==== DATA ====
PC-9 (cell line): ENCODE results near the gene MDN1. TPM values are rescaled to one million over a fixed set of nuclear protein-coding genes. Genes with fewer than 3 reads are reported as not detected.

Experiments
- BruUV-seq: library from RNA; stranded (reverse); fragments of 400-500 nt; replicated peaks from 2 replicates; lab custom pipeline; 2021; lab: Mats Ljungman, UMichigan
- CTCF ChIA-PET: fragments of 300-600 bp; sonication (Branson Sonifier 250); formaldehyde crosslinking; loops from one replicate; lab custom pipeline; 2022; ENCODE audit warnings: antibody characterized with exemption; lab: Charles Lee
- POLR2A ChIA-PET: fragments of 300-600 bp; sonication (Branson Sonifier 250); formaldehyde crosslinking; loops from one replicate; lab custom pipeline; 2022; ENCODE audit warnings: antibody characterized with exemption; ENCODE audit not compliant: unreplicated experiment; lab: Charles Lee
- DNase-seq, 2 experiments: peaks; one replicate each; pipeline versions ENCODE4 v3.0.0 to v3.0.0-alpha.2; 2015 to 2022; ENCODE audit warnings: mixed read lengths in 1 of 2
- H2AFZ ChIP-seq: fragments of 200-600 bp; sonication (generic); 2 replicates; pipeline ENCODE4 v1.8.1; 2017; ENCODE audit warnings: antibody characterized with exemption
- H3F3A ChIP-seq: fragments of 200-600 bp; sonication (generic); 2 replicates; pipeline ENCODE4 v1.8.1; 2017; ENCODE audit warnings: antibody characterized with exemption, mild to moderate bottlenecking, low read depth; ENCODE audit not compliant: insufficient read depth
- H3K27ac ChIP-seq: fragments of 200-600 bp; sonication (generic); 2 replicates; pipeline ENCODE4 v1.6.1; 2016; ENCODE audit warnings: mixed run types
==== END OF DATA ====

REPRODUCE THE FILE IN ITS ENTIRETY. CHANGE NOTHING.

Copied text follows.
PC-9 (cell line): ENCODE results near the gene MDN1. TPM values are rescaled to one million over a fixed set of nuclear protein-coding genes. Genes with fewer than 3 reads are reported as not detected.

Experiments
- BruUV-seq: library from RNA; stranded (reverse); fragments of 400-500 nt; replicated peaks from 2 replicates; lab custom pipeline; 2021; lab: Mats Ljungman, UMichigan
- CTCF ChIA-PET: fragments of 300-600 bp; sonication (Branson Sonifier 250); formaldehyde crosslinking; loops from one replicate; lab custom pipeline; 2022; ENCODE audit warnings: antibody characterized with exemption; lab: Charles Lee
- POLR2A ChIA-PET: fragments of 300-600 bp; sonication (Branson Sonifier 250); formaldehyde crosslinking; loops from one replicate; lab custom pipeline; 2022; ENCODE audit warnings: antibody characterized with exemption; ENCODE audit not compliant: unreplicated experiment; lab: Charles Lee
- DNase-seq, 2 experiments: peaks; one replicate each; pipeline versions ENCODE4 v3.0.0 to v3.0.0-alpha.2; 2015 to 2022; ENCODE audit warnings: mixed read lengths in 1 of 2
- H2AFZ ChIP-seq: fragments of 200-600 bp; sonication (generic); 2 replicates; pipeline ENCODE4 v1.8.1; 2017; ENCODE audit warnings: antibody characterized with exemption
- H3F3A ChIP-seq: fragments of 200-600 bp; sonication (generic); 2 replicates; pipeline ENCODE4 v1.8.1; 2017; ENCODE audit warnings: antibody characterized with exemption, mild to moderate bottlenecking, low read depth; ENCODE audit not compliant: insufficient read depth
- H3K27ac ChIP-seq: fragments of 200-600 bp; sonication (generic); 2 replicates; pipeline ENCODE4 v1.6.1; 2016; ENCODE audit warnings: mixed run types